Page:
In light of the above I would consider the distinction that is often made between finding out what some concept “is”, and finding out the “meaning of the word.” I would confess that I cannot see what is meant by this distinction. To find out the meaning of a word is just to find out everything that all the particulars have in common, and this is what you find in dictionaries: a pencil, for example, is defined as a “a thin cylindrical instrument used for drawing or writing…and consisting of a rod of graphite or some other erasable marking material inside a wooden metal shaft.” To find out what a concept “is” is presumably to describe the universal that corresponds to that concept; and the universal is presumably the collection of properties that all of the particulars have in common. But that is just what it is to find out the meaning of the word. Nevertheless, it is clearly wrong to think that philosophers are just reproducing what we find in dictionaries, at least when they write about things like “knowledge” and “well-being.” I suggest that they are still talking about the meanings of words, but that they are either refining the meanings that we find in dictionaries or they are talking about concepts that are slightly different to the ones that we find in dictionaries.

    I would then talk about how my new metaphor for words and meanings was faulty. In particular, I would talk about how the distinction between “particulars” and “universals”, which I effectively incorporated into my account, can be misleading.

    I would write about abstraction. I would distinguish between two kinds of abstraction: one I call mathematical abstraction, and it is when we make statements about objects that are completely different from anything we see in everyday life, objects such as shapes drawn on pieces of paper, and counters arranged in patterns; the other I call linguistic abstraction, and it is when we use concepts such as “beautiful” and “elegant”, which are represented in the world by a large number of very complicated objects (beautiful people, beautiful equations, beautiful pictures etc.). These two kinds of abstraction are similar, I think, in that they both give people the impression that they have somehow escaped the sensible world and are no longer talking about real objects, but about intelligible forms or some such invention. They are different because in one case abstraction causes us to know precisely what we are talking about; in the other case abstraction causes us to know very little about what we are talking about. I would suggest that we run into problems when we get the two things confused; a consequence of which is to suppose that we can achieve as much certainty in statements involving shapes drawn on pieces of paper, as we can in statements involving things like beauty and morality and knowledge. I wonder how much Plato has to do with the confusion.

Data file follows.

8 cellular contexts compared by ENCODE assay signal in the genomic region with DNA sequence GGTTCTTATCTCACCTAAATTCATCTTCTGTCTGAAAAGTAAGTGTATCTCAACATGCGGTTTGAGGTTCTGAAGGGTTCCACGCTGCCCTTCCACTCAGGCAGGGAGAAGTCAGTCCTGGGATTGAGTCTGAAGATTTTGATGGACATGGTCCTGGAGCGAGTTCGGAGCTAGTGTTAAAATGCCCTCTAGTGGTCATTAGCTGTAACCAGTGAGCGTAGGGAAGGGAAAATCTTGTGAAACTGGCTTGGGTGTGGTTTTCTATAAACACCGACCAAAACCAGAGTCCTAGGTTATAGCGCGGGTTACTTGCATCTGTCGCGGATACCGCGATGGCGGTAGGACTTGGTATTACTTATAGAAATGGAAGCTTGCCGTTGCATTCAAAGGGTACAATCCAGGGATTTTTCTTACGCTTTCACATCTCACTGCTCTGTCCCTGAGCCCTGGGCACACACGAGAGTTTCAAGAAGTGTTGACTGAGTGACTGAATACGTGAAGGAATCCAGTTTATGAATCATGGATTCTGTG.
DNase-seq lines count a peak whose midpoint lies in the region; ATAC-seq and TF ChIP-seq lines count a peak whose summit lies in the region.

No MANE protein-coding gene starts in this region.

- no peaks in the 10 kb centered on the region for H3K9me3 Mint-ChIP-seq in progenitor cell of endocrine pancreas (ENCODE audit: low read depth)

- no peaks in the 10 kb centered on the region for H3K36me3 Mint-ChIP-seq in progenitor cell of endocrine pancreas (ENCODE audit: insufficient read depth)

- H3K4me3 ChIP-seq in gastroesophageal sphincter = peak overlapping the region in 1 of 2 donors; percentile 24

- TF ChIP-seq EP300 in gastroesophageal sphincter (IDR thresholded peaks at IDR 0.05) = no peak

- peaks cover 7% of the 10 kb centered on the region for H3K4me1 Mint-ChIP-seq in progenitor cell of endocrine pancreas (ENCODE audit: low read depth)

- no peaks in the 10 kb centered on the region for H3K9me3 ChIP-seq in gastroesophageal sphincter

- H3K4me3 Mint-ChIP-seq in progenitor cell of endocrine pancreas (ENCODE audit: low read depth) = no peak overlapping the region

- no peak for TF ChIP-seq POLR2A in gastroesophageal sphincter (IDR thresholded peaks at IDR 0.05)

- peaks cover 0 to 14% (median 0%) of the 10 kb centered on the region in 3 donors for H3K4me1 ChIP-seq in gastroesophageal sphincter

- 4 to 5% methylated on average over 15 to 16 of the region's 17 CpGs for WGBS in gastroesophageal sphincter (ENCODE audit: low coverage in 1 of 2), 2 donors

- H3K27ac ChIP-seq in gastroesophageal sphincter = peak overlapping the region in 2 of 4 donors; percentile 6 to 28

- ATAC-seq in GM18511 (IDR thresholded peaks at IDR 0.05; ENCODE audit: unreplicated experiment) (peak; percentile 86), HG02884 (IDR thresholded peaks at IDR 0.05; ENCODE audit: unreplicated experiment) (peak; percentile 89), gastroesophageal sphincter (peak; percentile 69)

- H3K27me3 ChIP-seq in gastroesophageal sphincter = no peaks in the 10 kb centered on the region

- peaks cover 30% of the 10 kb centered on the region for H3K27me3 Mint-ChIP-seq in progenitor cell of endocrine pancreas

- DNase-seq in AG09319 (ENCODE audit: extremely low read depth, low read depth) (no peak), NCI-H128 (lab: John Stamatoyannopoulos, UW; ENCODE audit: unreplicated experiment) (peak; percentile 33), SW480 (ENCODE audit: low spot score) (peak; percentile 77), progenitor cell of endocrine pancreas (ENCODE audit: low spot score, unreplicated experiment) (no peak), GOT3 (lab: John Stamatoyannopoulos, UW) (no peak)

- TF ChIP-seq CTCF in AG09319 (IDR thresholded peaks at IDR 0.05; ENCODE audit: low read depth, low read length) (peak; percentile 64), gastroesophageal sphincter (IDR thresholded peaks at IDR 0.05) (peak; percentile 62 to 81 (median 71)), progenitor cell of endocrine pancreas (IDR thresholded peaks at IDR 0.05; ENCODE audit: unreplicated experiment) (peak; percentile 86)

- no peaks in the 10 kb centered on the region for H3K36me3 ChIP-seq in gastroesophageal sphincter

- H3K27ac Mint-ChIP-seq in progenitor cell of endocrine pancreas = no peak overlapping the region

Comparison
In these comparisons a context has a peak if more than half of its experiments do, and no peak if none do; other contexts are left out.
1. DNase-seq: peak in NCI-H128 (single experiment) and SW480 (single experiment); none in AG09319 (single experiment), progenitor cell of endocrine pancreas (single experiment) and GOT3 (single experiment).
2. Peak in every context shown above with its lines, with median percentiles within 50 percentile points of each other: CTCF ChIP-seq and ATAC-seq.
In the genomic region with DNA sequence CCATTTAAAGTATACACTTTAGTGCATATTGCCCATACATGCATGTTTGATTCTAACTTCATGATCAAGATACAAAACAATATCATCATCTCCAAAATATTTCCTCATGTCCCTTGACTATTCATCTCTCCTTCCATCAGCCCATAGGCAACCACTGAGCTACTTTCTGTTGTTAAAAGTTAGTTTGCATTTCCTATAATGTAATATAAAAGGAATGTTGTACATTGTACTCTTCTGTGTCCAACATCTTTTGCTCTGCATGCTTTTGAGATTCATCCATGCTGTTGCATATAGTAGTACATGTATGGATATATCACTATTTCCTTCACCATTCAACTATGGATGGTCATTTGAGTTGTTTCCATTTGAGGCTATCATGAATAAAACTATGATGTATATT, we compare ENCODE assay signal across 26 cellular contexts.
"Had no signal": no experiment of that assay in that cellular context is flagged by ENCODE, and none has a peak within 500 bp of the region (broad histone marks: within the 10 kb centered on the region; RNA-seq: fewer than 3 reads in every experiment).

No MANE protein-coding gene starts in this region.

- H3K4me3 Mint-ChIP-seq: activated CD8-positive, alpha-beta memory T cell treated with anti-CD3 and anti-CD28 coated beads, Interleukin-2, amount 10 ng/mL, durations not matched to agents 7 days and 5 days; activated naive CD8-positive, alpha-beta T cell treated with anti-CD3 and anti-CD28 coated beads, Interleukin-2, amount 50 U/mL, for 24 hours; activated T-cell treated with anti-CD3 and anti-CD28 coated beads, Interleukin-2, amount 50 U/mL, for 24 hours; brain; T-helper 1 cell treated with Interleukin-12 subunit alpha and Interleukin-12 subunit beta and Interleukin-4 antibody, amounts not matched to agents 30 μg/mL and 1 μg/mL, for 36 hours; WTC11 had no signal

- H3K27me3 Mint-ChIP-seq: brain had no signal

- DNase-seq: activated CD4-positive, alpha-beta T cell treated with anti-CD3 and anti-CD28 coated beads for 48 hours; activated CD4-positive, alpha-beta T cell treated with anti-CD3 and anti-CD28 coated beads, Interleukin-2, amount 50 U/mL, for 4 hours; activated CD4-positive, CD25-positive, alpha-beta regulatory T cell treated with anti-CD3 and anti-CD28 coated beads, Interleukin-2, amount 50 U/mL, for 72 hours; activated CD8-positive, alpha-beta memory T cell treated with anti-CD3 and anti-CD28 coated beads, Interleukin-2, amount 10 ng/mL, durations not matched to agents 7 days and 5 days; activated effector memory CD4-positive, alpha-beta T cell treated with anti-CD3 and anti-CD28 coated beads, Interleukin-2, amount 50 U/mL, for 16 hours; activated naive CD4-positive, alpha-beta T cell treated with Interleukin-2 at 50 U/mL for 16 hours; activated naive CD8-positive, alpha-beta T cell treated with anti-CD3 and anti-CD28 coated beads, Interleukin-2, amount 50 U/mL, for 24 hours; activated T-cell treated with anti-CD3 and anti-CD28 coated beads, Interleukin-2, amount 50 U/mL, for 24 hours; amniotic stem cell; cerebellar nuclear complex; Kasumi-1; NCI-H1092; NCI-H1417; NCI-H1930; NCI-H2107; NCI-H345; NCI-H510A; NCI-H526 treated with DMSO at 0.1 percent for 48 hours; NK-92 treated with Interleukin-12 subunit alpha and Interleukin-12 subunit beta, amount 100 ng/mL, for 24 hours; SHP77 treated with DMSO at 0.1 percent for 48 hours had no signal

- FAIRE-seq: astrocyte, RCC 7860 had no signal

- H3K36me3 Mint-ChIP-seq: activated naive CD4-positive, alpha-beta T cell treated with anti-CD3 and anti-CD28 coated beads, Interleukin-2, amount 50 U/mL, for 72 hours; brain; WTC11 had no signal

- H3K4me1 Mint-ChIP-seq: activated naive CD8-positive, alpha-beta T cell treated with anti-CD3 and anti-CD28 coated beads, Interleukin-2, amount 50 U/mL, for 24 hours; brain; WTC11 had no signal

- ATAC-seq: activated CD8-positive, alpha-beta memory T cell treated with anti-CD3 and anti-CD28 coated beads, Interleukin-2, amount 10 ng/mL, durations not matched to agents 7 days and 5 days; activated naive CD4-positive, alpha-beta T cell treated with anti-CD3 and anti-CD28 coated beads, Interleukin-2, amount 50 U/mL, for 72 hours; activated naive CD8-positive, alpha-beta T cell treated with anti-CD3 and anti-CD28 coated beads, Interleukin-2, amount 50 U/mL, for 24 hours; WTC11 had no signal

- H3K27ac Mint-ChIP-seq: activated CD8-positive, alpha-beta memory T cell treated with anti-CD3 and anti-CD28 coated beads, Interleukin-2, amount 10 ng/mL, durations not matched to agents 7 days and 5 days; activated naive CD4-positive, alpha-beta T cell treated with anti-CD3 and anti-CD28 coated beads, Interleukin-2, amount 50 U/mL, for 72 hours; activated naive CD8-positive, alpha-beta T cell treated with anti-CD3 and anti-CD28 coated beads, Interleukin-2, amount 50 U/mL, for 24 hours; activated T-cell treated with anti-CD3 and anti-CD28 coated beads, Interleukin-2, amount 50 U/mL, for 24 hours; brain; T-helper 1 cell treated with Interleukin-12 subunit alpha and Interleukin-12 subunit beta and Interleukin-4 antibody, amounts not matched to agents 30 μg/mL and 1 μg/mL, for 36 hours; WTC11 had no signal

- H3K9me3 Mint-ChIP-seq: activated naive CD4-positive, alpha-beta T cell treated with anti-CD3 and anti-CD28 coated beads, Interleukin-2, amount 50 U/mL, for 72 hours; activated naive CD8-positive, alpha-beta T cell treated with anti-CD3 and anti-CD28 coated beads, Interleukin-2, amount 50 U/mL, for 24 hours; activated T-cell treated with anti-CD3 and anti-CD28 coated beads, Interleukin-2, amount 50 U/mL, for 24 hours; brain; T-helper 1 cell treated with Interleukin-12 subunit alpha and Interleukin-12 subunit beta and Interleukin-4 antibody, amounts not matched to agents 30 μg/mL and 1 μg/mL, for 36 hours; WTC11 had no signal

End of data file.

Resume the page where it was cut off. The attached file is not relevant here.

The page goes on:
Next I would turn to science, and describe it in terms of likenesses. This should not be too difficult, because people already describe science in terms of models, which are just a special sort of likeness. I would then talk about different kinds of explanation, and say how they can be described in terms of likenesses: basically, I would suggest that, to “explain” some hitherto vague or confusing or hidden thing is to show how it is like some other thing that we know much better. I would illuminate this discussion by giving an account of the history of the science of the rainbow.

    Next I would discuss logic. I do not know much about logic, but as far as I know it does not function very well unless we assume that every statement can be assigned precisely one of two characters, namely “true” or “false.” I would point out that this is a most preposterous simplification of real statements, and that everyone is pretty well aware of it. I would point out that if, as suggested above, statements can be analysed in terms of likenesses between two or more things, then the simplifying nature of binary nature is quite clear: a likeness is a matter of degree (although even that is a metaphor and a simplification), not a matter of clear truth and clear falsity. I would balance this by saying that logic, though a simplification, is an ingenious and useful simplification; that there is a formulation of the law of non-contradiction under which everyone, even Zen Buddhists and probably even Derrida, can agree that the law, in that formulation, is about as true as anything will ever get; I would give this formulation, and also point out that it is not really a statement about statements in general, but about boxes and dots on paper. I would then talk about how truth works in poetry and proverbs and in horoscopes and painting. I would also try to talk about the truth of religion, and how the question about the existence of God is best answered by answering the question: “In what way is the idea of God a good metaphor for the world?” I would say that it is quite a good one; at any rate, not much worse than the metaphor that philosophers use when they talk about universals.